Sharing Universes

Comic book superheroes are weird, both within their own stories and on the outside world from which they’re created. One of the weirdest things is to realize that any superhero with any history has been handled by multiple creators, leading to multiple interpretations and often a spectrum of what defines those characters. This can lead to some confusion among any character that has been around for more than a decade or two. Fans and creators will often latch onto whatever element they loved about the character and assume stories about that are more valid and worthwhile. This overlooks the truth that fictional characters aren’t real, and that they behave how creators want them to. As much as we might like to consider these characters as real people, they have no will or personality of their own. They exist and behave with the intent and design of people behind the scenes.

This is why every decade or so these characters tend to change as the creators, the audience, and the culture around them changes. We can argue all we like about which version of Batman is the definitive version, but there is really none. Whether we’re talking about Miller’s grizzled old Dark Knight Returns, the noir-ish detective of Batman: The Animated Series, or the underrated action hero The Batman, we’re talking about interpretations that appeal to us. And it’s easy to mistake our preferences for the best version.

It gets weirder with characters that come with extra baggage. As many different versions of Batman that we have, most every agrees with the basic premises of how he operates, where he lives, his methodology, his abilities. But what about stranger characters.

For decades, Marvel’s Thor was a magical alien. It was accepted that the Asgardians (along with many other similar extradimensional aliens) had come to earth in the past and allowed themselves to be worshiped as gods. They were not, however, gods as we expected. They were simply a different life form with magical powers and superhuman abilities. The current trend is to actually view them as incarnations of mythological concepts and ideals. No longer aliens, but something more mystical. It is, however, a rather new interpretation. Or an old one if you want to look at it like that.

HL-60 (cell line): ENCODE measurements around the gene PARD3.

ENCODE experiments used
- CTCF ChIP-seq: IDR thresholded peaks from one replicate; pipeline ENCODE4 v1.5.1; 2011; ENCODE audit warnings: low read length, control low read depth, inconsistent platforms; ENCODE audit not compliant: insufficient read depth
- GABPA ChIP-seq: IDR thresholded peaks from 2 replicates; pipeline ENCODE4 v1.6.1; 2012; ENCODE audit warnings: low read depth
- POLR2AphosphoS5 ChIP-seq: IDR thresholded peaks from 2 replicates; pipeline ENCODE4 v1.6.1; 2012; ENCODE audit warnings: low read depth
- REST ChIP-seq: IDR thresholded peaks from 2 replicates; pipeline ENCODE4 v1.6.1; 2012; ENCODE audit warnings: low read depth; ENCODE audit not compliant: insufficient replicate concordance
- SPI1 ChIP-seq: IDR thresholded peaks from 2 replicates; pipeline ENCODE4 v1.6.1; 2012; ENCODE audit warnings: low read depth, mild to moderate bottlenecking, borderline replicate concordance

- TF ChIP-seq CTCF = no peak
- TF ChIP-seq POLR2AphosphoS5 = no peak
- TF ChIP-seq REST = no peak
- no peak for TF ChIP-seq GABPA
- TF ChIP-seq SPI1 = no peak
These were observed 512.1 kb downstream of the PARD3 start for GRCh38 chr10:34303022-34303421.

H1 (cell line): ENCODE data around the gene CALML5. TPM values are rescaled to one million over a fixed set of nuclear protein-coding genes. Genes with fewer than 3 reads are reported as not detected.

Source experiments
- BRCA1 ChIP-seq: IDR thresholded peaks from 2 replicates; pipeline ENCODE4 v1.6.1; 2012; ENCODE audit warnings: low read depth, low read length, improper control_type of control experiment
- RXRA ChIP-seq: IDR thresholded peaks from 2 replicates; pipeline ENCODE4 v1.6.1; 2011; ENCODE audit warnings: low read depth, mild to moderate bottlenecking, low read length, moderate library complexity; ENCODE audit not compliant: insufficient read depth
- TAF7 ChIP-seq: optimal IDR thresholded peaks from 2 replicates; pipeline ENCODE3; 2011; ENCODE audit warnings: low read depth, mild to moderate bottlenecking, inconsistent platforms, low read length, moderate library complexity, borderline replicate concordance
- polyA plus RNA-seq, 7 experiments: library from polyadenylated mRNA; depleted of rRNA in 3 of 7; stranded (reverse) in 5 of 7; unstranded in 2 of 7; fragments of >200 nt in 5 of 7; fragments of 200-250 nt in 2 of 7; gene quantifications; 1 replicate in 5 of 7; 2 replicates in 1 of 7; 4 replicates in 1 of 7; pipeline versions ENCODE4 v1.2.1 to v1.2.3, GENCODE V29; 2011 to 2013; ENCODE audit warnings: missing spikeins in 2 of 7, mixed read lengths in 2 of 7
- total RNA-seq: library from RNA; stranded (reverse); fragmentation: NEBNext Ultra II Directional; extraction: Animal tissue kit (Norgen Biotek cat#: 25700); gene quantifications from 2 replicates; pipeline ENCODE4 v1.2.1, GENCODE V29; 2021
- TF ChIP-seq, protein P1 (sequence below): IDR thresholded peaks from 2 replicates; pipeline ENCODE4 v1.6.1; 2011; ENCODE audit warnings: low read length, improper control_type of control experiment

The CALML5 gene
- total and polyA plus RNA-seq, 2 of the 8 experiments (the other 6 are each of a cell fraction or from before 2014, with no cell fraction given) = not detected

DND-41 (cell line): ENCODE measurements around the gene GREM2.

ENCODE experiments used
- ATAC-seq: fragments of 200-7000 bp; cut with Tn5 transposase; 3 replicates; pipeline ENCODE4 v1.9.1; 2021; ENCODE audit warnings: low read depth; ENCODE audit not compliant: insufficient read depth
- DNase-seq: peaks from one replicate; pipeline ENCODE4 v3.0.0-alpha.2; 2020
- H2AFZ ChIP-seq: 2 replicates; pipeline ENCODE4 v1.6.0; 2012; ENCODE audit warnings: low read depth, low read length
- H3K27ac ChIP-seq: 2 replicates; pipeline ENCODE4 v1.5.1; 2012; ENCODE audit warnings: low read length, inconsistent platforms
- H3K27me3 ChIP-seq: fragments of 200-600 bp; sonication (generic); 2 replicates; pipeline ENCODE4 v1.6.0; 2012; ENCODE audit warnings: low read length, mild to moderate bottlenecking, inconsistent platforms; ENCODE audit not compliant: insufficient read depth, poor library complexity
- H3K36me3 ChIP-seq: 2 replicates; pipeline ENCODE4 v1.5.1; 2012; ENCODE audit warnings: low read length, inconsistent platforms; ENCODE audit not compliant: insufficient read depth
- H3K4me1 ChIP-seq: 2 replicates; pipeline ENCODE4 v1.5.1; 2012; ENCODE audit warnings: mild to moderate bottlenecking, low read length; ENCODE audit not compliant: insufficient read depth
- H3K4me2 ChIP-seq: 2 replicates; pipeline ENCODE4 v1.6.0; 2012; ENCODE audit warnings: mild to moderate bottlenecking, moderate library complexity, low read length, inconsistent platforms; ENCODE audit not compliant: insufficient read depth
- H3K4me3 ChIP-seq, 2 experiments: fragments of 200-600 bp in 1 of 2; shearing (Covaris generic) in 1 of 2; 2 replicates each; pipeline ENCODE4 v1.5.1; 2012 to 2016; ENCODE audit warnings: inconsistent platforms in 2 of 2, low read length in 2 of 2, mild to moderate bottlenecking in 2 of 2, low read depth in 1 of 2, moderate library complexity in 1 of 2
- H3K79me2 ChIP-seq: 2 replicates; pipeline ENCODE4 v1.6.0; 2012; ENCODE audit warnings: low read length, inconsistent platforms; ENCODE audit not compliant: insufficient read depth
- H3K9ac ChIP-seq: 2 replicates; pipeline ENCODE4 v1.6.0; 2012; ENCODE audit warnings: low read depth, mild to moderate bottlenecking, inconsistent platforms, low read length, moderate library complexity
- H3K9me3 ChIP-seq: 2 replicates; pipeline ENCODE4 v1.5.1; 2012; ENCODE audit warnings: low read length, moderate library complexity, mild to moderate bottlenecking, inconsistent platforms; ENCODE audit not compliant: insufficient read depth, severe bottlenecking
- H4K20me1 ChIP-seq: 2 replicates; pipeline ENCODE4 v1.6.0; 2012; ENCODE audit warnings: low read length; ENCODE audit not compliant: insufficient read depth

I’ve always preferred the magical alien version because it avoids stories I just don’t find interesting. I’m not interested in how Thor is worshiped. I just enjoy stories of Thor fighting aliens and fire demons. But that’s a preference, not a default.

But there is no character quite like Dr. Strange who suffers from interpretation fluidity. It doesn’t help that his powers are vaguely defined to begin with. Thor might be magical, but his basics are simple enough. But Dr. Strange is Sorcerer Supreme, the most powerful wizard on his world, and that’s about as vague as it can be. Strange has to interact with superheroes on a regular basis, and that his powers change depending on the needs of those stories.

It’s why a character like Strange is so wildly inconsistent, and why any version is going to make someone unhappy. I tried the new title, and I didn’t find it particularly engaging because it comes with all the “Magic has a price” expectations that I’ve never found interesting. Others will disagree. But I much prefer the version we ended up with in the recent movie, who is all about study and practice and often uses a more martial arts based form of sorcery, which is why, unsurprisingly, Dr. Strange is one of my favorite of the Marvel films. (Minus the whitewashing problem, which will always be a black eye on an otherwise enjoyable movie.)

It’s a mistake to even bother thinking of definitive versions of characters that are passed from creative team to creative team. As much as people might laugh at those old comics where Batman fights weird aliens or Superman concocts a mean-spirited prank to “teach Lois a lesson”, those stories informed those characters and were how they were written for decades. And Dr. Strange has been everything from a mysterious master of the occult to a more traditional power bolts and shields kind of hero. It’s fine to have a preference, but it’s often silly to assume the superiority of our own favored version.

Keelah Se’lai

Fighting the good fight, Writing the good write,

LEE

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One Comment

  1. Oraculist
    Posted April 6, 2017 at 6:03 pm | Permalink

    I often wonder if people who enjoyed King Arthur stories during the Renaissance ever had these same arguments with some preferring the stories of Lancelot and purists angrily pointing out that he’s an invention of the French and not an original Arthurian character.

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